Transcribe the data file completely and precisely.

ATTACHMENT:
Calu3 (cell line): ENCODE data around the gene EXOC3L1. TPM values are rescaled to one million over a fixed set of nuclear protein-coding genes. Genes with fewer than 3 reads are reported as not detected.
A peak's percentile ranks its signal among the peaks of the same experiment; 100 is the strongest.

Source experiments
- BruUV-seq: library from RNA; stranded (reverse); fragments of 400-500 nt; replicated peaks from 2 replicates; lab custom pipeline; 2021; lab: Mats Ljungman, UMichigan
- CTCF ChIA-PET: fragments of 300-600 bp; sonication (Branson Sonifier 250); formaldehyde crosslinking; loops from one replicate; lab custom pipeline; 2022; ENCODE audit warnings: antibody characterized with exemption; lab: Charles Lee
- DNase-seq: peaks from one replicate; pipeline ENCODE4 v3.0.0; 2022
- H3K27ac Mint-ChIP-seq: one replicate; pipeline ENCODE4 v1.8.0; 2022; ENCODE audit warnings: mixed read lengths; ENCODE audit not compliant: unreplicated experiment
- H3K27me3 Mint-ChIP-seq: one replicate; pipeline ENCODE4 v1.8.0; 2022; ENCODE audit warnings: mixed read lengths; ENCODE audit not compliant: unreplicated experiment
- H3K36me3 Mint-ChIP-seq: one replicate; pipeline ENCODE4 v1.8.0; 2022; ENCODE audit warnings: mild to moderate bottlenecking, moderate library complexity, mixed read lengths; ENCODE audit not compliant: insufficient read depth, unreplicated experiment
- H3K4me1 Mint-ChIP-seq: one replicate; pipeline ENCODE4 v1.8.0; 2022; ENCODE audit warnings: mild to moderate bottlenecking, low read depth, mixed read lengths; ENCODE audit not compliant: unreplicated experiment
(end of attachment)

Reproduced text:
Calu3 (cell line): ENCODE data around the gene EXOC3L1. TPM values are rescaled to one million over a fixed set of nuclear protein-coding genes. Genes with fewer than 3 reads are reported as not detected.
A peak's percentile ranks its signal among the peaks of the same experiment; 100 is the strongest.

Source experiments
- BruUV-seq: library from RNA; stranded (reverse); fragments of 400-500 nt; replicated peaks from 2 replicates; lab custom pipeline; 2021; lab: Mats Ljungman, UMichigan
- CTCF ChIA-PET: fragments of 300-600 bp; sonication (Branson Sonifier 250); formaldehyde crosslinking; loops from one replicate; lab custom pipeline; 2022; ENCODE audit warnings: antibody characterized with exemption; lab: Charles Lee
- DNase-seq: peaks from one replicate; pipeline ENCODE4 v3.0.0; 2022
- H3K27ac Mint-ChIP-seq: one replicate; pipeline ENCODE4 v1.8.0; 2022; ENCODE audit warnings: mixed read lengths; ENCODE audit not compliant: unreplicated experiment
- H3K27me3 Mint-ChIP-seq: one replicate; pipeline ENCODE4 v1.8.0; 2022; ENCODE audit warnings: mixed read lengths; ENCODE audit not compliant: unreplicated experiment
- H3K36me3 Mint-ChIP-seq: one replicate; pipeline ENCODE4 v1.8.0; 2022; ENCODE audit warnings: mild to moderate bottlenecking, moderate library complexity, mixed read lengths; ENCODE audit not compliant: insufficient read depth, unreplicated experiment
- H3K4me1 Mint-ChIP-seq: one replicate; pipeline ENCODE4 v1.8.0; 2022; ENCODE audit warnings: mild to moderate bottlenecking, low read depth, mixed read lengths; ENCODE audit not compliant: unreplicated experiment